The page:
Kuk Sur, Southeastern Tibet 19,492 Feet Mother Nature was angry. There are some places, apparently, where she didn’t want man to tread. She baked deserts with scorching heat, draining them of all life and water. She churned the seas with towering waves and thundering ocean storms. But Mother Nature saved her best work for the sorry lot who considered themselves mountain climbers. For reasons she kept to herself, Mother Nature used everything in her extensive arsenal to keep men and women off her majestic peaks. She sucked the oxygen from the air until it could no longer support life, coated the steep slopes with thick ice, sometimes loosing tons of snow and ice down their flanks, 2 BRIAN ULLMANN and blasted everything with winds forceful enough to grind down solid rock. And then, her coup de grace—bone-chilling cold. No, humans were not built to endure temperatures of 40 degrees below zero. And Mother Nature knew it. Fortunately for them, mountain climbers are blessed with remarkably poor memories. If they could recall the curses of high-altitude climbing–paralyzing cold, wet, sleepless nights, bone-deep hunger—climbers would surely never again set booted foot upon another abominable slope. And yet here I am, Conner Michaels thought. Too cold to move and too proud to stop. Conner could see the summit, a snowcapped peak two thousand vertical feet above his head. Kuk Sur rose sharply from the frozen Tibetan plateau like a giant ice pyramid, its steep summit marking the easternmost peak of the immense Himalayas, the tallest mountain range on planet Earth. Kuk Sur was the most inaccessible of the lot, defended to the east by the world’s largest and deepest canyon, the Tsangpo Gorge. America’s Grand Canyon would barely climb halfway up the massive chasm. Though the summit was less than a day’s climb away, at that moment nothing seemed farther. Sucking wind at nineteen thousand feet, Conner had lost feeling in his extremities over an hour before. His fingers had long since frozen stiff inside his thick wool mittens, locked in place around a pair of ice axes. Icicles clung to his face, turning his once-brown eyebrows to a dirty white. Ice crystals speckled his three-week-old beard, the mountain version of salt and pepper. Under the grizzled exterior was a ruggedly handsome thirty-three-year-old, with eyes the color of caramel and legs as thick as the redwoods in his home state of California. But with frozen snot hanging a half inch below his nostrils, Conner looked like he’d been on the losing end of a raging fight with a blizzard. Which, of course, he had been. The twenty-two thousand-foot Kuk Sur was giving Conner a wintry beating. Still, the mountain summoned Conner and other mountaineers like a beacon. As the highest unclimbed peak in the grand Himalayan range, Kuk Sur represented the challenge of a lifetime. A chance to have your name immortalized alongside such legends as Mallory, Hillary, and Messner. A first ascent is something to which all climbers aspire—and in a rapidly shrinking world, the summit of Kuk Sur embodied one of the last true firsts. And so Conner found himself high upon Kuk Sur’s northwest ridge, chasing a glorious dream and gazing west through the crisp Himalayan air toward Namche Barwa. A ten thousand-foot gash in the earth separated the two towering peaks, carved by the mighty Tsangpo River. From high on Kuk Sur, the Tsangpo was little more than a windy brown trickle, but remembering the fury of the river up close quickened Conner’s pulse. Yes, it was vistas like this that erased the hardships from the minds of alpinists. Mountaineering had always been like this for Conner. It was the ultimate rush: red-hot adrenaline pumping through his veins. Others referred to the high as “feeding the rat,” but for Conner it was more than that. It was his way of life. After bitterly frigid days and even colder nights of heavy slogging up high mountain passes, the satisfaction of summiting was as pure an emotion as there could be. It was nature’s kind way of saying, “Okay, you made it. You deserve to feel something special.” It was almost enough to make him forget how miserable he felt. Conner glanced at his wrist computer, a Suunto X6-HR complete with altimeter, barometer, compass, and heart rate monitor, and saw the temperature had dipped to 30 below. With wind chill factored in, minus 40 easy. “That’s all you got?” Conner yelled at the elements through his balaclava. Of course, that was not all Mother Nature had. Not by a long shot. Read more. . . Continue reading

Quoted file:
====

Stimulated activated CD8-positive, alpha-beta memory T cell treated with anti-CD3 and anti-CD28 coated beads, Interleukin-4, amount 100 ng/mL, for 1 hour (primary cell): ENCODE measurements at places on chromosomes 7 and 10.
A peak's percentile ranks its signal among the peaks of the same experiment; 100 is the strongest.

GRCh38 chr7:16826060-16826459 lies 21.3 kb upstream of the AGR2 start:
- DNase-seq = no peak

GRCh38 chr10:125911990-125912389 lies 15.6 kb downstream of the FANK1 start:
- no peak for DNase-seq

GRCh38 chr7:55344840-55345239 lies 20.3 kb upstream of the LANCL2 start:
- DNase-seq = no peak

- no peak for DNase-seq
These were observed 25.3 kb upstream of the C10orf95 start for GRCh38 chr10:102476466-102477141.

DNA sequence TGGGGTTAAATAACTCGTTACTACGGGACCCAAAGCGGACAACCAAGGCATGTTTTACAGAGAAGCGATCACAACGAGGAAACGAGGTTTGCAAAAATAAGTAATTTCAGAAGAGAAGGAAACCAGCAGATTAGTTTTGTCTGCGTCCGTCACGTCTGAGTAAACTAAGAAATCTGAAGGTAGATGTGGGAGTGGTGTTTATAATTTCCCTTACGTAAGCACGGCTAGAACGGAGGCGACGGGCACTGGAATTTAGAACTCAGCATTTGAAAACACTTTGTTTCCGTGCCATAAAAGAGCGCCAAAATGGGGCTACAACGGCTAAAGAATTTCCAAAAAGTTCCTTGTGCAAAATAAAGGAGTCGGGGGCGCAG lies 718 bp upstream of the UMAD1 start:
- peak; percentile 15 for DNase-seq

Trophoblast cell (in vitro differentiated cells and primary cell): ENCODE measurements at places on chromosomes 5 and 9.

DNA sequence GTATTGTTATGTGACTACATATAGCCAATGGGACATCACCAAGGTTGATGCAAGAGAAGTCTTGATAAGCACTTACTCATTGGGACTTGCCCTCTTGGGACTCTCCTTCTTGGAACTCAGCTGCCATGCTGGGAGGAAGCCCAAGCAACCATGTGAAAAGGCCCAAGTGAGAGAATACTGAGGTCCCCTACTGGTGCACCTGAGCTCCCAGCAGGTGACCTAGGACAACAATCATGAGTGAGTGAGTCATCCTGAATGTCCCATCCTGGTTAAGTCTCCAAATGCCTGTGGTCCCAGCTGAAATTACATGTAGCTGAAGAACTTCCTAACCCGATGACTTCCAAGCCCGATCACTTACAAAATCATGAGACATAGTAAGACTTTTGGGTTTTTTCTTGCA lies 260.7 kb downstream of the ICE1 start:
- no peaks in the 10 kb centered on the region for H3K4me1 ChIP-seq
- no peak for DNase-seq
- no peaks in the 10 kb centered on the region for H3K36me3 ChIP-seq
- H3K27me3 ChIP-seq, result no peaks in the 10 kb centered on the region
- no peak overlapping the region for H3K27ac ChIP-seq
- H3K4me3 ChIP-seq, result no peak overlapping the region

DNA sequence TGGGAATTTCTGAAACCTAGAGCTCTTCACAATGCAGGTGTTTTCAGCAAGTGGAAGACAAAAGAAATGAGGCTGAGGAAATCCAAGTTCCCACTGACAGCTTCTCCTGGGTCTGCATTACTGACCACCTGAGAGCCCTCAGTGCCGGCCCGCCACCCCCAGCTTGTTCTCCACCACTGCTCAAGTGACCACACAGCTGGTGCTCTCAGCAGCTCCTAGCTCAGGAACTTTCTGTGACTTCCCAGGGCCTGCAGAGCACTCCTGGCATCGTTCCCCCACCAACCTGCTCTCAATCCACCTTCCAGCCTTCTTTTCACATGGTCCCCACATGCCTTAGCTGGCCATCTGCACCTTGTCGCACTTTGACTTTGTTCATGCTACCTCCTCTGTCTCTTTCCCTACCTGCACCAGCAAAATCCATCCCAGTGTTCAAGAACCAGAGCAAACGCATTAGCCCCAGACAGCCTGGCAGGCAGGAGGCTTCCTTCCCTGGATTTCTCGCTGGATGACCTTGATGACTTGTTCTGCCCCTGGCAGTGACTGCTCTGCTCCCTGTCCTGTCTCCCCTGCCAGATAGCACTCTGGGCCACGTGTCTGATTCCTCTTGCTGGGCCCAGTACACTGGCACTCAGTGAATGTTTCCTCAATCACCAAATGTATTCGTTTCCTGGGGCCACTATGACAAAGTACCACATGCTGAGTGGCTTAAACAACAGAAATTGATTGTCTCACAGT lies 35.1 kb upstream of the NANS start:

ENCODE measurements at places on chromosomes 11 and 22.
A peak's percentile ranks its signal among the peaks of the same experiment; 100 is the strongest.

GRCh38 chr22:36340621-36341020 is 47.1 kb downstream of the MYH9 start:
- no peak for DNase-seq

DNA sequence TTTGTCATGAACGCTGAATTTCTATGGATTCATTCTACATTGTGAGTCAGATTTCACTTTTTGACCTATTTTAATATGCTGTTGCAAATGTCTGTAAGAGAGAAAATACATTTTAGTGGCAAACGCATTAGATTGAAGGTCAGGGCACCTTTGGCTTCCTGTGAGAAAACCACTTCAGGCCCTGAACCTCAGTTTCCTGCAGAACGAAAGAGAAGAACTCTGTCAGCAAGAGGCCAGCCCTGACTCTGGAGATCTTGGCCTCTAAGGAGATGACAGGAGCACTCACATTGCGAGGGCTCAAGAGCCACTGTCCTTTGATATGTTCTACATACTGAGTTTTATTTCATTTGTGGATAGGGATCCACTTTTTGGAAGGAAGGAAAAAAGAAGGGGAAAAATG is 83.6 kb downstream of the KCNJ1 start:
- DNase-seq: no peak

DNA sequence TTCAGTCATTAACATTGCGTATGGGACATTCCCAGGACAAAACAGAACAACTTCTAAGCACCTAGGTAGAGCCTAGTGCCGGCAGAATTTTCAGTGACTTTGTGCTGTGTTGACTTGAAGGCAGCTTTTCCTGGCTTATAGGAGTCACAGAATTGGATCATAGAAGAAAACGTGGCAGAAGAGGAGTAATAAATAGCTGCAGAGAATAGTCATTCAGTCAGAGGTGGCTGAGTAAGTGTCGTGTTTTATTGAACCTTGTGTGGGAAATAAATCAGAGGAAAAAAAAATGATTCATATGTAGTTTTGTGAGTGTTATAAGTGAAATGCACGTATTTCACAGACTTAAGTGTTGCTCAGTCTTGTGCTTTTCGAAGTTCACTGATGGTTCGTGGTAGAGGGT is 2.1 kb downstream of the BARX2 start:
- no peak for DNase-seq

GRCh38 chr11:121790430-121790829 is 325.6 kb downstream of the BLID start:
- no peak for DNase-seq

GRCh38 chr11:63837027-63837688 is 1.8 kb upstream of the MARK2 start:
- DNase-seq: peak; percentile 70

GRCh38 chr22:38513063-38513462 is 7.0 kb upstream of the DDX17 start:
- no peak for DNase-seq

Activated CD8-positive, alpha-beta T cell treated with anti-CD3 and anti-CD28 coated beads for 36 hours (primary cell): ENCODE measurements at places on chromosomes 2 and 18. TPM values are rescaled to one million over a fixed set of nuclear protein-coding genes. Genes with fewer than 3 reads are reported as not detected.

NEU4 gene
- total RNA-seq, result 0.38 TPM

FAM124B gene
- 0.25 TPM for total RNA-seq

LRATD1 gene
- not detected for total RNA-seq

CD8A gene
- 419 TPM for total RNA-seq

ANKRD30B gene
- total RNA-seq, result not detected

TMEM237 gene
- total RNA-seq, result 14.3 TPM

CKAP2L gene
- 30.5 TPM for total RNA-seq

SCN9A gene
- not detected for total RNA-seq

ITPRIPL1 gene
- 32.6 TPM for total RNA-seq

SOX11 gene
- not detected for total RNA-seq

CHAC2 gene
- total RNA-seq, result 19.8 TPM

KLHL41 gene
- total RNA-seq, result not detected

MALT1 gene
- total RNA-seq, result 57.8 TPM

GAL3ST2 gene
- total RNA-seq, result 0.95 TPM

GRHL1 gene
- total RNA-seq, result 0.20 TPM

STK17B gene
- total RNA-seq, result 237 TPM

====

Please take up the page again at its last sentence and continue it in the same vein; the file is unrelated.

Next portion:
Thursday was shaping up into one of those days that made Bonnie Pinkwater wish for a dart gun, the kind used to put rhinos, or in this case teenagers, to sleep. She brushed a gray tendril of hair from her forehead and held up her hands, palms toward her twenty-six student class, the signal for quiet. “One at a time.” Stephanie Templeton shook back her Barbie-doll tresses. “Just explaining to Morticia Addams here that The Witch of Agnesi doesn’t have anything to do with witches.”
The headache excavating the inside of Bonnie’s cranium ratcheted to six on the Richter scale. Her finger twitched at the trigger of her fantasy pistol. The other girl, Ali Griffith, opened her mouth to speak.
Stephanie cut her off. “It probably got its name because the curves look like witch’s hats.” “Play nice, Stephanie. No name calling.” Bonnie pointed with her chin toward the other girl. “Your turn.” Ali bristled. Straight, jet-black, shoulder-length hair, black eye shadow, nail polish and lipstick, Ali—short for Alexandria— bristled better than most. Her dark eyes flashed, and she looked every centimeter the witch she claimed to be. It was easy to believe she might turn a sneering debutant into a spotted salamander. Ali’s ebony lips curled in disgust. “I never claimed The Witch of Agnesi had anything to do with the craft. I just said it seemed a weird name for a curve. Then this, this . . .” Her mouth formed around a B-word. Bonnie was sure the word in question had nothing to do with Beelzebub. Though she agreed with Ali’s unspoken assessment, she gave the girl a warning look nonetheless. I’m getting too old for this shit. Red-faced, Ali waved her hand at Stephanie and drew a long breath. “When I told Stephanie, she pulled a Cruella DeVille on me.” Stephanie huffed. Ali shot her a threatening glare. Time to take a nap, ladies. A pair of well-aimed darts from Bonnie’s fantasy pistol sent the two arguing girls into the arms of Orpheus. They slumped across their desks, hands dangling each to a side, a look of angelic peace glowing on their unlined faces. From the hip, no less.